“It wasn’t actually as quick as I thought it was going to be. When I saw it was a 64-65 second first lap and it was pretty bunched - we weren’t going as fast as I thought. I think the semis took quite a lot out of me. From the first lap I felt quite heavy legged and not as poppy as the semis - that was frustrating. I set a big PB in the last round and now eighth in the world - I can’t complain that much.”
After a fantastic victory in the heats on Monday, Jessie Knight was back in action on day four for the women’s 400m hurdles semi-finals. With a tough ask of a top 2 finish to reach the finals, it was 4th place for Jessie, finishing 12th overall in the world with a time of 54.51. Feeling a mix of disappointment and optimism for the future, Jessie said:
“I’m not going to lie I am gutted. But it’s better than some of the more recent championships that I have done, I really feel like I was in the shape to make that final so it’s a tough one to take but it just wasn’t good enough today.
But two 54s? It was solid. I mucked up the last hurdle which will probably haunt me a bit but yes it was very solid.”
Ama Pipi (Enfield and Haringey, Linford Christie) and Victoria Ohuruogu (Newham and Essex Beagles, Victoria Ohuruogu) were up in the women’s 400m semi-finals. Unfortunately, with both ladies finishing in 4th spot, it was not enough on the night to gain the auto Q or a fastest loser spots. Keeping her head held high, Pipi said:
“Technically, execution wise, I just don’t think I got out hard enough. So, I had a kick towards the end but it just wasn’t enough to make a world final. So, it is a bittersweet one because I really wanted to make a final.
“I have run 50 seconds this year, so I need more of those in my legs to push myself to the next level. I have grown a lot over the last few years. That was my best semi-final run at any championships, and it is fairly close to one of my fastest times, so I am getting better.”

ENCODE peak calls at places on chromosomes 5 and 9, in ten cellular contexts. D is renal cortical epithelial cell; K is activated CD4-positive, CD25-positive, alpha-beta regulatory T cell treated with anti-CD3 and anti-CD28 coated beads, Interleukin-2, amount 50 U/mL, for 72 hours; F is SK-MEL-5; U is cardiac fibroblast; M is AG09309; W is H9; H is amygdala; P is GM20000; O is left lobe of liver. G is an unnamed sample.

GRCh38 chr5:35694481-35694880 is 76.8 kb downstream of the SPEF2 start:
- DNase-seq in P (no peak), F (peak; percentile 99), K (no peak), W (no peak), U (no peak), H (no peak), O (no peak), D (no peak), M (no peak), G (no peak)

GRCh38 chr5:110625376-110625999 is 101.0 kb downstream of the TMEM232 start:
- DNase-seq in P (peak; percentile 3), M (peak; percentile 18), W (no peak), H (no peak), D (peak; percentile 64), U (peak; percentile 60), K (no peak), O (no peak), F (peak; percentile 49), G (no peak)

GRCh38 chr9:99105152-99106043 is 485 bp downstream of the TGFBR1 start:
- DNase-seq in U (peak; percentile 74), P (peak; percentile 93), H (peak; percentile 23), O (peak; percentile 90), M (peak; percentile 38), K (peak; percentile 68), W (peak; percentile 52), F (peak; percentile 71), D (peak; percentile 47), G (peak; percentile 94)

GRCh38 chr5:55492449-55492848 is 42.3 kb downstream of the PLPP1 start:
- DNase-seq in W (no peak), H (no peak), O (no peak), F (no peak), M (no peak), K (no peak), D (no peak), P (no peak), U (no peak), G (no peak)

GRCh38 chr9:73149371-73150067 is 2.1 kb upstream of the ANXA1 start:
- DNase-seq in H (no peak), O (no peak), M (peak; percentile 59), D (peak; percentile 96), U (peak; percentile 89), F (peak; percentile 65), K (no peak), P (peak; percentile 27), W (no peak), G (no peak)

Cindy Sember (Woodford Green & Essex Ladies) opened her competition on day four in the women’s 100m hurdles heats. Having struggled this season to match her times of last year, Cindy stormed to a season’s best of 12.83 to take fourth place in her heat and secure that automatic qualification to the next round:
“The goal is always to qualify and you know I did that, I had a bit of nerves and I’ve had some niggles this year so I am just happy to make it and I am looking forward to the semi. It’s been a little bit of a late start to the year, and so I was a little bit behind, but now I have that confidence knowing I can still hurdle, now I know I can really take it into the semi-final.”
At his first World Championships Tade Ojora was up in the men’s 110m hurdles. After comfortably winning his heat, the semi-final was a messy race with Ojora unfortunately hitting some of the hurdles, finishing in 5th spot in a time of 13.43 outside of qualification.
Qualification was smooth sailing for the 800m representatives of Max Burgin (Halifax Harriers) (1:45.43), Daniel Rowden (Woodford Green & Essex Ladies, Jon Bigg) (1:45.67) and Ben Pattison (Basingstoke & Midhants, Dave Ragan) (1:46.57) who all finished in the top three in their respective heats to secure their automatic qualification into the semi-finals.